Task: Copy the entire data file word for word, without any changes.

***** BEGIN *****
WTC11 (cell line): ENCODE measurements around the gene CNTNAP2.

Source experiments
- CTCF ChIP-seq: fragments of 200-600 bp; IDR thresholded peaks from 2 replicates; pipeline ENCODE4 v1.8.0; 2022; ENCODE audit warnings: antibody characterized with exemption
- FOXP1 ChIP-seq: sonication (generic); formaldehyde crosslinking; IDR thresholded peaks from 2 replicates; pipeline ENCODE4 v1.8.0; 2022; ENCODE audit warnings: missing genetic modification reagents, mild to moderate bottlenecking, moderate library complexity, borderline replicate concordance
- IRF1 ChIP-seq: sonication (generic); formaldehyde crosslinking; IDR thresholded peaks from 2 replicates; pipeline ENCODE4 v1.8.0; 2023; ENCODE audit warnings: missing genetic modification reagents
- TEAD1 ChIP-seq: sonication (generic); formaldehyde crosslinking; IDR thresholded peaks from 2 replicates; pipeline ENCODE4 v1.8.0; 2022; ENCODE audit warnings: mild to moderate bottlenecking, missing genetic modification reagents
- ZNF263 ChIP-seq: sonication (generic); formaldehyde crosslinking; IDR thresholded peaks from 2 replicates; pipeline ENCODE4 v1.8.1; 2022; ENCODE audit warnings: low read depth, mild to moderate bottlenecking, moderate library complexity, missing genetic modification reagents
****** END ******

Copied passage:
WTC11 (cell line): ENCODE measurements around the gene CNTNAP2.

Source experiments
- CTCF ChIP-seq: fragments of 200-600 bp; IDR thresholded peaks from 2 replicates; pipeline ENCODE4 v1.8.0; 2022; ENCODE audit warnings: antibody characterized with exemption
- FOXP1 ChIP-seq: sonication (generic); formaldehyde crosslinking; IDR thresholded peaks from 2 replicates; pipeline ENCODE4 v1.8.0; 2022; ENCODE audit warnings: missing genetic modification reagents, mild to moderate bottlenecking, moderate library complexity, borderline replicate concordance
- IRF1 ChIP-seq: sonication (generic); formaldehyde crosslinking; IDR thresholded peaks from 2 replicates; pipeline ENCODE4 v1.8.0; 2023; ENCODE audit warnings: missing genetic modification reagents
- TEAD1 ChIP-seq: sonication (generic); formaldehyde crosslinking; IDR thresholded peaks from 2 replicates; pipeline ENCODE4 v1.8.0; 2022; ENCODE audit warnings: mild to moderate bottlenecking, missing genetic modification reagents
- ZNF263 ChIP-seq: sonication (generic); formaldehyde crosslinking; IDR thresholded peaks from 2 replicates; pipeline ENCODE4 v1.8.1; 2022; ENCODE audit warnings: low read depth, mild to moderate bottlenecking, moderate library complexity, missing genetic modification reagents